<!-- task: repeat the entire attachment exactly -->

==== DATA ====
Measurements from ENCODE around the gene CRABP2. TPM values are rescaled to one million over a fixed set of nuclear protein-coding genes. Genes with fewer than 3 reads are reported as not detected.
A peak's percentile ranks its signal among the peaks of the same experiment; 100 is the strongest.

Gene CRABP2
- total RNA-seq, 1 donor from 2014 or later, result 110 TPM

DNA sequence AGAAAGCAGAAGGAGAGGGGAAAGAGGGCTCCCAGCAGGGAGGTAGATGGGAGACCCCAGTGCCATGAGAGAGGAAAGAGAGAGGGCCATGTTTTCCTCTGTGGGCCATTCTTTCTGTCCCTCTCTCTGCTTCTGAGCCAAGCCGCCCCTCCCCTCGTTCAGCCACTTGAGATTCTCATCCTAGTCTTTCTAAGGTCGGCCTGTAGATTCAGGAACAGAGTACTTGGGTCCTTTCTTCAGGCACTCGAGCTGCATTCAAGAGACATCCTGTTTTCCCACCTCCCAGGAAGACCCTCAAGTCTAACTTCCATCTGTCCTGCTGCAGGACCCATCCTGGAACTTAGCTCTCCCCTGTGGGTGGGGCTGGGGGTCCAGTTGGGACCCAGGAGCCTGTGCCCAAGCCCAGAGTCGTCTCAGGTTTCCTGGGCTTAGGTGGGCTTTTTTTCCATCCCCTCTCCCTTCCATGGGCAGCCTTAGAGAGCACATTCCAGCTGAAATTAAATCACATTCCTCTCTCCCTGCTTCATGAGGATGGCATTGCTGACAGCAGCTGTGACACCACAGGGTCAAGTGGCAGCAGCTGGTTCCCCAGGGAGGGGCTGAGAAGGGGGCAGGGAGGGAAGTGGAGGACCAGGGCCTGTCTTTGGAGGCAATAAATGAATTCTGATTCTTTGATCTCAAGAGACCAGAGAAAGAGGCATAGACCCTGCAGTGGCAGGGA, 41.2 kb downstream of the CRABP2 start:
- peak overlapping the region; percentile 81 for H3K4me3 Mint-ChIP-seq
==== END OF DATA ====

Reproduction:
Measurements from ENCODE around the gene CRABP2. TPM values are rescaled to one million over a fixed set of nuclear protein-coding genes. Genes with fewer than 3 reads are reported as not detected.
A peak's percentile ranks its signal among the peaks of the same experiment; 100 is the strongest.

Gene CRABP2
- total RNA-seq, 1 donor from 2014 or later, result 110 TPM

DNA sequence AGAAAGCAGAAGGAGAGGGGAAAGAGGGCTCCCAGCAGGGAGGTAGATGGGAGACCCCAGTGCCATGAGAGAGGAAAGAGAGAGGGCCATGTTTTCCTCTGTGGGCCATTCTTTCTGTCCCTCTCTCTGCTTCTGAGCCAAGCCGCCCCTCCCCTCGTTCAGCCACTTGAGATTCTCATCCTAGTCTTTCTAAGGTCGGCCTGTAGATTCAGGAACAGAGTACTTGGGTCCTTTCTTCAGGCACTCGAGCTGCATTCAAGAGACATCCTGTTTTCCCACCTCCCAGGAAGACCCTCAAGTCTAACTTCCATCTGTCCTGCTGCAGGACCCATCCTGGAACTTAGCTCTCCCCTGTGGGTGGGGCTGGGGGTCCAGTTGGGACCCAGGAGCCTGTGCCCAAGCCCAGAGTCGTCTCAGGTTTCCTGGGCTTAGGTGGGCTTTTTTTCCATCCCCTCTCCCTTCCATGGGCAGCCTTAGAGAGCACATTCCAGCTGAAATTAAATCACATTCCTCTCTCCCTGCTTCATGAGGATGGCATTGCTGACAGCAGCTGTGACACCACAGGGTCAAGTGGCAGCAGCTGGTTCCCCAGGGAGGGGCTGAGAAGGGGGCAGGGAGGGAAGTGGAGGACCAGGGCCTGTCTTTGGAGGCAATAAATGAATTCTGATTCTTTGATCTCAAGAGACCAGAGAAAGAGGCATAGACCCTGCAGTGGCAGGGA, 41.2 kb downstream of the CRABP2 start:
- peak overlapping the region; percentile 81 for H3K4me3 Mint-ChIP-seq